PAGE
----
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Differences between Future and CompletableFuture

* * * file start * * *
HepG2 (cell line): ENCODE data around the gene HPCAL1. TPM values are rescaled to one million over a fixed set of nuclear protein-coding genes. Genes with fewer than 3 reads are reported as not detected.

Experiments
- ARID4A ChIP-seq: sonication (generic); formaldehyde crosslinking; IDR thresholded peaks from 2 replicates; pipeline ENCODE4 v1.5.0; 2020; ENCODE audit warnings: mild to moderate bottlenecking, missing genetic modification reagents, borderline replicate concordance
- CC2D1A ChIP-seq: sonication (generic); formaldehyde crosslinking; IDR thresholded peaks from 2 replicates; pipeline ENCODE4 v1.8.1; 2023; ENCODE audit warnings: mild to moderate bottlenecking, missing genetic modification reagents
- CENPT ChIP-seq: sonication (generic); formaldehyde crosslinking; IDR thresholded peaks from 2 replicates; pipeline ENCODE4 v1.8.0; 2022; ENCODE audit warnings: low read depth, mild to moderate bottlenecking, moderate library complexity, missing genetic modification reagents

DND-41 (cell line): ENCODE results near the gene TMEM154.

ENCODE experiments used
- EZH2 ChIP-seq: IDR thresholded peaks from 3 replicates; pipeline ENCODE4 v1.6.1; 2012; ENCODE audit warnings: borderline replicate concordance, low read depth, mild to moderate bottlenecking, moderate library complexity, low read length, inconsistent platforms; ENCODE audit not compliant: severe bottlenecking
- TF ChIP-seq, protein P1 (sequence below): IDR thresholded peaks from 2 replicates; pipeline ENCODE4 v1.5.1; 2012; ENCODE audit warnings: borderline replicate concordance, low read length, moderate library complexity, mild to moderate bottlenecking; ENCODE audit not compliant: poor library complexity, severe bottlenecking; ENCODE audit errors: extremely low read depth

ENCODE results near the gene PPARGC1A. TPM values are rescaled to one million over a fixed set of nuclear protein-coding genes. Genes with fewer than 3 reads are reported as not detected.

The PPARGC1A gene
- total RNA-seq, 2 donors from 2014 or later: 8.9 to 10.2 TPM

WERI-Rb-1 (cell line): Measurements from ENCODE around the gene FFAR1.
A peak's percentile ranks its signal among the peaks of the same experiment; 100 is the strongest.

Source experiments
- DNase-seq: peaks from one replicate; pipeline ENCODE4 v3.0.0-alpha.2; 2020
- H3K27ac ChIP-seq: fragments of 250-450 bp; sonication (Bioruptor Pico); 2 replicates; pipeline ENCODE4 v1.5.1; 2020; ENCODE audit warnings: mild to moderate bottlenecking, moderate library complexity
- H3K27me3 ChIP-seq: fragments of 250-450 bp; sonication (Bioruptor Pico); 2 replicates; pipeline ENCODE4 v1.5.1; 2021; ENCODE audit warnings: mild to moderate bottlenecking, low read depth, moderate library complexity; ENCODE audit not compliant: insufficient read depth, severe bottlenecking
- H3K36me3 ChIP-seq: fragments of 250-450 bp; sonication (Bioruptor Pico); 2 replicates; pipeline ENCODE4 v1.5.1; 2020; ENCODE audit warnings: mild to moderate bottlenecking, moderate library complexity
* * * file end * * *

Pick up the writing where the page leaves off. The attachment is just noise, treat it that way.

Introduction In the realm of asynchronous and concurrent programming in Java, Future  and CompletableFuture  serve as essential tools for managing and executing asynchronous tasks. Both constructs offer ways to represent the result of an asynchronous computation, but they differ significantly in terms of functionality, flexibility, and ease of use. Understanding the distinctions between Future  and CompletableFuture  is crucial for Java developers aiming to design robust and efficient asynchronous systems. At its core, a Future  represents the result of an asynchronous computation that may or may not be complete. It allows developers to submit tasks for asynchronous execution and obtain a handle to retrieve the result at a later point. While Future  provides a basic mechanism for asynchronous programming, its capabilities are somewhat limited in terms of composability, exception handling, and asynchronous workflow management. On the other hand, CompletableFuture  introduces a more advanced and versatile approach to asynchronous programming in Java. It extends the capabilities of Future  by offering a fluent API for composing, combining, and handling asynchronous tasks with greater flexibility and control. CompletableFuture  empowers developers to construct complex asynchronous workflows, handle exceptions gracefully, and coordinate the execution of multiple tasks seamlessly. In this article, we will dive deeper into the differences between Future  and CompletableFuture , exploring their respective features, use cases, and best practices. By understanding the distinct advantages and trade-offs of each construct, developers can make informed decisions when designing asynchronous systems and leveraging concurrency in Java applications. Let's embark on a journey to explore the nuances of Future  and CompletableFuture  in the Java ecosystem. Use Cases for Future Parallel Processing: Use Future  to parallelize independent tasks across multiple threads and gather results asynchronously. For example, processing multiple files concurrently. Asynchronous IO: When performing IO operations that are blocking, such as reading from a file or making network requests, you can use Future  to perform these operations in separate threads and continue with other tasks while waiting for IO completion. Task Execution and Coordination: Use Future  to execute tasks asynchronously and coordinate their completion. For example, in a web server, handle multiple requests concurrently using futures for each request processing. Timeout Handling: You can set timeouts for Future  tasks to avoid waiting indefinitely for completion. This is useful when dealing with resources with unpredictable response times. Use Cases for CompletableFuture Async/Await Pattern: CompletableFuture  supports a fluent API for chaining asynchronous operations, allowing you to express complex asynchronous workflows in a clear and concise manner, similar to the async/await pattern in other programming languages. Combining Results: Use CompletableFuture  to combine the results of multiple asynchronous tasks, either by waiting for all tasks to complete ( allOf ) or by combining the results of two tasks ( thenCombine , thenCompose ). Exception Handling: CompletableFuture  provides robust exception handling mechanisms, allowing you to handle exceptions thrown during asynchronous computations gracefully using methods like exceptionally  or handle . Dependency Graphs: You can build complex dependency graphs of asynchronous tasks using CompletableFuture , where the completion of one task triggers the execution of another, allowing for fine-grained control over the execution flow. Non-blocking Callbacks: CompletableFuture  allows you to attach callbacks that are executed upon completion of the future, enabling non-blocking handling of results or errors. Completing Future Manually: Unlike Future , you can complete a CompletableFuture  manually using methods like complete , completeExceptionally , or cancel . This feature can be useful in scenarios where you want to provide a result or handle exceptional cases explicitly. Examples Creation and Completion Future code example of creation and completion. ExecutorService executor = Executors.newSingleThreadExecutor();